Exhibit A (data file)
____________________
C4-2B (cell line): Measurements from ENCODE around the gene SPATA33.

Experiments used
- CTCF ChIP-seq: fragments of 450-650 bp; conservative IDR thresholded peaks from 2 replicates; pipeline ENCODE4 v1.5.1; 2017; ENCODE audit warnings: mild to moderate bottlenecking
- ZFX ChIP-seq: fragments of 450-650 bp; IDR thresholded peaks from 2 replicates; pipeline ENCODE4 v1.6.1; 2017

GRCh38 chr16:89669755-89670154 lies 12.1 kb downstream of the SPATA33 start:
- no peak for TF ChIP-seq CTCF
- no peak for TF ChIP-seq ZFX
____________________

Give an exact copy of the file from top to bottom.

C4-2B (cell line): Measurements from ENCODE around the gene SPATA33.

Experiments used
- CTCF ChIP-seq: fragments of 450-650 bp; conservative IDR thresholded peaks from 2 replicates; pipeline ENCODE4 v1.5.1; 2017; ENCODE audit warnings: mild to moderate bottlenecking
- ZFX ChIP-seq: fragments of 450-650 bp; IDR thresholded peaks from 2 replicates; pipeline ENCODE4 v1.6.1; 2017

GRCh38 chr16:89669755-89670154 lies 12.1 kb downstream of the SPATA33 start:
- no peak for TF ChIP-seq CTCF
- no peak for TF ChIP-seq ZFX